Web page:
Returns true if object is a line, otherwise returns false. [annotate] |
An instantiable class that implements a line segment. This is a subclass of line. This is the class that make-line and make-line* instantiate. Members of this class are immutable. [annotate] |
Returns an object of class standard-line that connects the two points start-point and end-point (or the positions (start-x,start-y) and (end-x,end-y)). [annotate] This function is permitted to capture its mutable inputs; the consequences of modifying those objects are unspecified. [annotate] |
The following generic functions comprise the line API. Only line-start-point* and line-end-point* are in the line protocol, that is, all classes that are subclasses of line must implement methods for line-start-point* and line-end-point*, but need not implement methods for line-start-point and line-end-point. [annotate]
Returns the starting or ending point, respectively, of the line line as two real numbers representing the coordinates of the point. [annotate] |
Returns the starting or ending point of the line line, respectively. [annotate] CLIM will supply default methods for line-start-point and line-end-point on the protocol class line that are implemented by calling line-start-point* and line-end-point*. [annotate] |
Rectangles whose edges are parallel to the coordinate axes are a special case of polygon that can be specified completely by four real numbers (x1,y1,x2,y2). They are not closed under general affine transformations (although they are closed under rectilinear transformations). [annotate]
The protocol class that corresponds to a mathematical rectangle, that is, rectangular polygons whose sides are parallel to the coordinate axes. This is a subclass of polygon. If you want to create a new class that behaves like a rectangle, it should be a subclass of rectangle. All instantiable subclasses of rectangle must obey the rectangle protocol. [annotate] [← 4.1.1 The Bounding Rectangle Protocol, bounding-rectangle] [← 4.1 Bounding Rectangles, standard-bounding-rectangle] [← 4.1 Bounding Rectangles, bounding-rectangle] [← 3.2.4.1 The Rectangle Protocol, rectangle-width] [← 3.2.4.1 The Rectangle Protocol, rectangle-min-x] [← 3.2.4.1 The Rectangle Protocol, rectangle-min-point] [← 3.2.4.1 The Rectangle Protocol] [← 3.2.4 Rectangles, standard-rectangle] [← 3.2 Other Region Types] |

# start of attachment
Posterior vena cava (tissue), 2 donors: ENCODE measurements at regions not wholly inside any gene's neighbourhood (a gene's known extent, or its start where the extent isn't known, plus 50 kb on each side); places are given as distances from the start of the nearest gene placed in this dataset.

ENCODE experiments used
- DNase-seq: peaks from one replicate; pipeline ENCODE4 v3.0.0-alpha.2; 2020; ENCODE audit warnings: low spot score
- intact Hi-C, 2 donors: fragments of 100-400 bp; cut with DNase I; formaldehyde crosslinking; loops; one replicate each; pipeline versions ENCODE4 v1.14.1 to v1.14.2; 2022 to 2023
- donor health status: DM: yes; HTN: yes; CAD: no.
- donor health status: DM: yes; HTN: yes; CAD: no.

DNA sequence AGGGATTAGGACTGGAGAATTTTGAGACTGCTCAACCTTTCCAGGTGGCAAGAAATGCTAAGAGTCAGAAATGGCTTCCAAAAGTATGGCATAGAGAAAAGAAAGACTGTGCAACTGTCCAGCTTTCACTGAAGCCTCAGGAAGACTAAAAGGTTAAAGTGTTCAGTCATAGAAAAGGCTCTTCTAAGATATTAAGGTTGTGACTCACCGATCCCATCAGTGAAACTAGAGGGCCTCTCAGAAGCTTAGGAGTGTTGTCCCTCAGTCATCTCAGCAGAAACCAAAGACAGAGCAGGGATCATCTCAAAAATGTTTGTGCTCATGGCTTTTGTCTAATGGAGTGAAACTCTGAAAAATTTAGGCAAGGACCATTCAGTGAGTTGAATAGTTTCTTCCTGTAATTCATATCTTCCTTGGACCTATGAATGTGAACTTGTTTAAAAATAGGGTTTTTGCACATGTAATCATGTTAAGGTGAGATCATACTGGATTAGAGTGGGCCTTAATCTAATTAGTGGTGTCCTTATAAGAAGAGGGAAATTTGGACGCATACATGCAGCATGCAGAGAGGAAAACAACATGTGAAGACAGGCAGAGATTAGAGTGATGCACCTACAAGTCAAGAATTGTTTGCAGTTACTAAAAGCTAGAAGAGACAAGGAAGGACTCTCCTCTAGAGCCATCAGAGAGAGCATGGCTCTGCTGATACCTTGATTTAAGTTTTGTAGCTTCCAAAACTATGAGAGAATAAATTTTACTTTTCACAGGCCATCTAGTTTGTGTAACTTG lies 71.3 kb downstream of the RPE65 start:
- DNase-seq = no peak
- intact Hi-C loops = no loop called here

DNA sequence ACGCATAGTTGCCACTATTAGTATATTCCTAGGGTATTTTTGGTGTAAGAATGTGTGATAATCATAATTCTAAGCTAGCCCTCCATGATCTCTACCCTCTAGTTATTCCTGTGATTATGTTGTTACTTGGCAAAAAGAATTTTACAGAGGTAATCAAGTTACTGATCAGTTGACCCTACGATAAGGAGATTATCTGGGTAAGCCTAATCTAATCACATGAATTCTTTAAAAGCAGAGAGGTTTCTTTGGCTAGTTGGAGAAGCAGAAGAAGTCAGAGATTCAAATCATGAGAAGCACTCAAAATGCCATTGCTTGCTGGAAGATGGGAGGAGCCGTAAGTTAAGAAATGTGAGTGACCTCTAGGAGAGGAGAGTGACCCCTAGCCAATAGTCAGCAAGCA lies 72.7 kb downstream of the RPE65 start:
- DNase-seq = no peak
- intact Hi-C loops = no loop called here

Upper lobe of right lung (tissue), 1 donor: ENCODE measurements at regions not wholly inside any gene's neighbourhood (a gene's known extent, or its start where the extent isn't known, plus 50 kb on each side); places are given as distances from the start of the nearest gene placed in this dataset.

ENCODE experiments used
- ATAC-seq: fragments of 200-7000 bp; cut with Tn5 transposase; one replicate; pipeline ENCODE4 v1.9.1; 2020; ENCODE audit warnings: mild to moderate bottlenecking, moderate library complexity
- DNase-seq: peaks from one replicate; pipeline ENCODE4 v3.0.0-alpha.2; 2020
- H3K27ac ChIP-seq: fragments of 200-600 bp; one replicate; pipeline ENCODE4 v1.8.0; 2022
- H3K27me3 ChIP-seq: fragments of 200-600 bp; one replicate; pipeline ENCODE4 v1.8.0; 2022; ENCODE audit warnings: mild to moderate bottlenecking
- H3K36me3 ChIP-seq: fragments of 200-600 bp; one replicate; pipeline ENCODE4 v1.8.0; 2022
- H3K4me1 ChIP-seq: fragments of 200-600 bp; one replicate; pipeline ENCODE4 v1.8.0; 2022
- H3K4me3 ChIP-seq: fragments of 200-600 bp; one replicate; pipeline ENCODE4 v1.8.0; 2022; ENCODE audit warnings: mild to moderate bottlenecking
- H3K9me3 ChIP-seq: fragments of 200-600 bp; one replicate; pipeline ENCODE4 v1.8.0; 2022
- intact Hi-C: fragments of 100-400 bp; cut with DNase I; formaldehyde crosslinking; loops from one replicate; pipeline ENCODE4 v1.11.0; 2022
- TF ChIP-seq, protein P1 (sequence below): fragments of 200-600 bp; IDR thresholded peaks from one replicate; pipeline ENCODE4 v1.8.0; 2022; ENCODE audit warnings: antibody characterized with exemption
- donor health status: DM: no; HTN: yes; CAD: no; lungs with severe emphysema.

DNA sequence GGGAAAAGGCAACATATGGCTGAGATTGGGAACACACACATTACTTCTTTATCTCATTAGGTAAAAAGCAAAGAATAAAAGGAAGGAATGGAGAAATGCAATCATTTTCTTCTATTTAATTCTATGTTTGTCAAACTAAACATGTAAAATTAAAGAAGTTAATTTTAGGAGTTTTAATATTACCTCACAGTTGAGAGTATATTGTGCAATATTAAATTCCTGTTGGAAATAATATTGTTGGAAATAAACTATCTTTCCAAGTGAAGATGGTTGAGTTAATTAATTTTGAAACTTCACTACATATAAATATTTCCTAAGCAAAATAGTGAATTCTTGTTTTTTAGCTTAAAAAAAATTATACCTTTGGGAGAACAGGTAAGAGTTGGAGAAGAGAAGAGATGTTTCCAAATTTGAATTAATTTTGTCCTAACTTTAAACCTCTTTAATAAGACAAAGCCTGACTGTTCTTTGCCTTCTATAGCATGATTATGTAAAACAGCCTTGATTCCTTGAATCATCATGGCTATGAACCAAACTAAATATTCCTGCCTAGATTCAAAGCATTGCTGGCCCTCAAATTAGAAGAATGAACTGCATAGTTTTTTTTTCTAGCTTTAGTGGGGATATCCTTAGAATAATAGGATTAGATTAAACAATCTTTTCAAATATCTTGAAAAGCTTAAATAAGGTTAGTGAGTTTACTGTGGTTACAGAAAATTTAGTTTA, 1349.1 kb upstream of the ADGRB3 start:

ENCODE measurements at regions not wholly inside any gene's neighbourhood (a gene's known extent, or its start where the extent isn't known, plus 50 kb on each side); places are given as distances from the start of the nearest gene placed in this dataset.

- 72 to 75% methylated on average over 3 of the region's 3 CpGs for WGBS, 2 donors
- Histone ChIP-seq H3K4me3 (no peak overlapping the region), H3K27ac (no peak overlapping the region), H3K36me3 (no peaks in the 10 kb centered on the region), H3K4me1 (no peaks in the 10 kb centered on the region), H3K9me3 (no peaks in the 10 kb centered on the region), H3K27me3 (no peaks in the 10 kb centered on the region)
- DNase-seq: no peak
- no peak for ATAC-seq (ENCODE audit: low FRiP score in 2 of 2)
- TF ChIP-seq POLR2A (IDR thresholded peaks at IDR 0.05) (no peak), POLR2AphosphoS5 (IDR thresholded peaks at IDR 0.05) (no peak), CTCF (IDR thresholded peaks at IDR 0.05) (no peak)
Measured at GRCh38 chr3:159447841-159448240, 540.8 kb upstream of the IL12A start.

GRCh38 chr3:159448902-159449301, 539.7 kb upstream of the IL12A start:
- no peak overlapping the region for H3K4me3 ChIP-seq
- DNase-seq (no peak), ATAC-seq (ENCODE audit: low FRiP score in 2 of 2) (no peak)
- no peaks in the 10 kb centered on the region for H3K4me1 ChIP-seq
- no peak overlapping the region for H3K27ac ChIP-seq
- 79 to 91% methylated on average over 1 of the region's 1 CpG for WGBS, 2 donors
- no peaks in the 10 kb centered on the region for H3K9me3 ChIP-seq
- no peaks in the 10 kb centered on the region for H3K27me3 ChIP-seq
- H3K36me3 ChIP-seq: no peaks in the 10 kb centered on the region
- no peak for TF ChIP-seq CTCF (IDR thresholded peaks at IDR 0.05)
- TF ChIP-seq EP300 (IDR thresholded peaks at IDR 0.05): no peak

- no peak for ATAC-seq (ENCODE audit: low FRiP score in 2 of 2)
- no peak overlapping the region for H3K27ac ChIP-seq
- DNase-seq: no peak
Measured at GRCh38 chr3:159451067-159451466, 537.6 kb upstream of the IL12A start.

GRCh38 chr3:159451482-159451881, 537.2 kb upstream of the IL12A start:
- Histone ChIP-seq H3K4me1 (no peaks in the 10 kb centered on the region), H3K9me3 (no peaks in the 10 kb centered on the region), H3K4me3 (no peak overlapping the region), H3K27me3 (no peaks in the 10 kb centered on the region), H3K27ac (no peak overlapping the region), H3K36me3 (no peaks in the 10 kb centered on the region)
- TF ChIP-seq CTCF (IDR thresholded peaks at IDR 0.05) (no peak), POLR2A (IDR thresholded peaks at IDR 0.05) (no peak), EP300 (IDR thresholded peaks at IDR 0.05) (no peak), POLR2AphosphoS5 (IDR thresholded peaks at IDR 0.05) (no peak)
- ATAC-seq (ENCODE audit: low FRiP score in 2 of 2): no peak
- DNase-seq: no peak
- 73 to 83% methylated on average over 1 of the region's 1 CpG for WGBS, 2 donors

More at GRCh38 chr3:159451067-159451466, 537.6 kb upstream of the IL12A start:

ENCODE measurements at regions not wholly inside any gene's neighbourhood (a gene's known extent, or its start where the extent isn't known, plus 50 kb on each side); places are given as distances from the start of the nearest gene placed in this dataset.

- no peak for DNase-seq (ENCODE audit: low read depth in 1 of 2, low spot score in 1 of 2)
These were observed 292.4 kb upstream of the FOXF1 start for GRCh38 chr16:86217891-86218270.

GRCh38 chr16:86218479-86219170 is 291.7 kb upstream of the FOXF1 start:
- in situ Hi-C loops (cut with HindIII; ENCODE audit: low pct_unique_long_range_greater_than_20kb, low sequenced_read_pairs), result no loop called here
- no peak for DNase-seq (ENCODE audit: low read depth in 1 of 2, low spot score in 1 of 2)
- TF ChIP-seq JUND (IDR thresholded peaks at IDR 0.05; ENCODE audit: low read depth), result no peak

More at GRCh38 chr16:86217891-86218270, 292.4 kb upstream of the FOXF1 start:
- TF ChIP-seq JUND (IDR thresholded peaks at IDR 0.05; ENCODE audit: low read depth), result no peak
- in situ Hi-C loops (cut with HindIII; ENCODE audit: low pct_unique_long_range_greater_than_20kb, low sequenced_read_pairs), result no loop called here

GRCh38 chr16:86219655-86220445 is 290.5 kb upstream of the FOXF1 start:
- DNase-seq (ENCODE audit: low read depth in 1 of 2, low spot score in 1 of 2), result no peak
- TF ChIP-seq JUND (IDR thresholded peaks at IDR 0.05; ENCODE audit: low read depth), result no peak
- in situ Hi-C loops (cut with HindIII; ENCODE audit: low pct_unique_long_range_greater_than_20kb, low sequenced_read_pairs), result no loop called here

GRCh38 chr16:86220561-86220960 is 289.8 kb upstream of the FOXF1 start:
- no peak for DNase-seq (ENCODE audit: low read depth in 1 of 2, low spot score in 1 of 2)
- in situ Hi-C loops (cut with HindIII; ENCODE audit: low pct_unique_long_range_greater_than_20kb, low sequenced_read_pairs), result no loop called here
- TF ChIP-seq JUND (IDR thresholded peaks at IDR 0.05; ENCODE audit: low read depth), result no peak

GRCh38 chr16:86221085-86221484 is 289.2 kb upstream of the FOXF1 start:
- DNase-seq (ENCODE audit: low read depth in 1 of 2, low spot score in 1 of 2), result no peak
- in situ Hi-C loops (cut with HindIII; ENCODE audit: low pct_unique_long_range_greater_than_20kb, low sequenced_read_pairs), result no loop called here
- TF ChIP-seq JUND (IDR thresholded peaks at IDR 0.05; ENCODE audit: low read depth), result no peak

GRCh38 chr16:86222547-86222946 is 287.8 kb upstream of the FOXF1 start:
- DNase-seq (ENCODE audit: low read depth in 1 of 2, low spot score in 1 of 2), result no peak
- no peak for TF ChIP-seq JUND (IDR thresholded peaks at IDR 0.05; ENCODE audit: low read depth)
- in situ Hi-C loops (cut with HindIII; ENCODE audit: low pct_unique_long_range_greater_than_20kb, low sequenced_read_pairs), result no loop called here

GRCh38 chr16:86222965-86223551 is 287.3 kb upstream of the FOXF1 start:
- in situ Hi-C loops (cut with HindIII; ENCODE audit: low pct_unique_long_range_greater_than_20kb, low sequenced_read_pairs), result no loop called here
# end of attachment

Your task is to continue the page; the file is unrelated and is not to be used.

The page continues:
Returns true if object is a rectangle, otherwise returns false. [annotate] |
An instantiable class that implements an axis-aligned rectangle. This is a subclass of rectangle. This is the class that make-rectangle and make-rectangle* instantiate. Members of this class are immutable. [annotate] |
Returns an object of class standard-rectangle whose edges are parallel to the coordinate axes. One corner is at the point point1 (or the position (x1,y1)) and the opposite corner is at the point point2 (or the position (x2,y2)). There are no ordering constraints among point1 and point2 (or x1 and x2, and y1 and y2). [annotate] Most CLIM implementations will choose to represent rectangles in the most efficient way, such as by storing the coordinates of two opposing corners of the rectangle. Because this representation is not sufficient to represent the result of arbitrary transformations of arbitrary rectangles, CLIM is allowed to return a polygon as the result of such a transformation. (The most general class of transformations that is guaranteed to always turn a rectangle into another rectangle is the class of transformations that satisfy rectilinear-transformation-p.) [annotate] This function is permitted to capture its mutable inputs; the consequences of modifying those objects are unspecified. [annotate] |
The following generic functions comprise the rectangle API. Only rectangle-edges* is in the rectangle protocol, that is, all classes that are subclasses of rectangle must implement methods for rectangle-edges*, but need not implement methods for the remaining functions. [annotate]
Returns the coordinates of the minimum x and y and maximum x and y of the rectangle rectangle as four values, min-x, min-y, max-x, and max-y. [annotate] |
Returns the min point and max point of the rectangle rectangle, respectively. The position of a rectangle is specified by its min point. [annotate] CLIM will supply default methods for rectangle-min-point and rectangle-max-point on the protocol class rectangle that are implemented by calling rectangle-edges*. [annotate] |